Establishing a New Corporate Identity

Establishing a New Corporate Identity

I have been recruiting in the civil engineering profession for over 22 years. Over the course of those two decades, as you can imagine, I have worked with a number of really. bad. clients.

I can deal with chasing down invoices, chasing down feedback, and procedural frustrations when it comes to the recruiting process.

But working with clients who have piss poor reputations, well, that can be a gut-wrenching waste of time.

“Sweat shop.”

“Good ol’ boy network”


“More interested in getting work out then getting it right.”

“They staff up, then staff down”

These are some of the typical “word on the street” type reputations that prevent companies from hiring the cream of the crop candidates.

As a consultant, I feel it is my obligation to inform my clients of any of these types of reputational obstacles that are limiting my ability to successfully recruit desirable candidates. Every so often a client will acknowledge their scarred reputation, and will talk to me about the plan they have in place to address those concerns and how they are evolving.

I have one such client right now that is a complete 180 of who they were 5-10 years ago. A decade ago I had tried to do some recruiting for them, but I was met with heavy resistance day-in-and-day-out from the local engineering candidate pool. They were known as a sweat shop. They were known as a great place for young engineers to train and sharpen their saw early in their careers, but beyond that there was no opportunity.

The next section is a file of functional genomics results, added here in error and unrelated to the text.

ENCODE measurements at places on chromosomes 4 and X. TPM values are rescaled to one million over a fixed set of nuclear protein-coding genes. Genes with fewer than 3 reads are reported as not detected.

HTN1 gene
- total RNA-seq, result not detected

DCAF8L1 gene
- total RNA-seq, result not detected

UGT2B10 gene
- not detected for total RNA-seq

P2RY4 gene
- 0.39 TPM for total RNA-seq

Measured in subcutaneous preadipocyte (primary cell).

The reputation of the company was trickling from the top down, and they knew it.

It was time for change.

Five years ago they hired a new CEO from out of the state, and from an industry that was separate, but parallel to the civil engineering profession.

It took a few years for this executive to begin seeing the fruits of his labor. With a new vision and new leadership there was some natural attrition, and those who bought into the new company vision rose to the top.

The company diversified.

Attitudes changed. For the better.

The culture was greatly improved.

No more good ‘ol boy opportunities for advancement.

Opportunities for advancement rewarded rather to those who were dedicated an successful, without discrimination or favoritism.

The “churn-and-burn” mentality was replaced with continuous training and opportunities for advancement.

Slowly but surely, the local engineering community caught on. Rather than having access to only low-hanging fruit and second and third tier candidates, they began to successfully recruit AND retain “A” players.

This process took a good 3 years before it finally began to gain some traction.

The rubber has officially hit the road, and the firms whose ankles they were once biting, are now left in their wake.

I love success stories like this.

The market spoke.

The employee shareholders spoke.

Drastic action was taken.

Patience held firm.

Fruits of labor currently being enjoyed.

Food for thought.

Thanks for reading.

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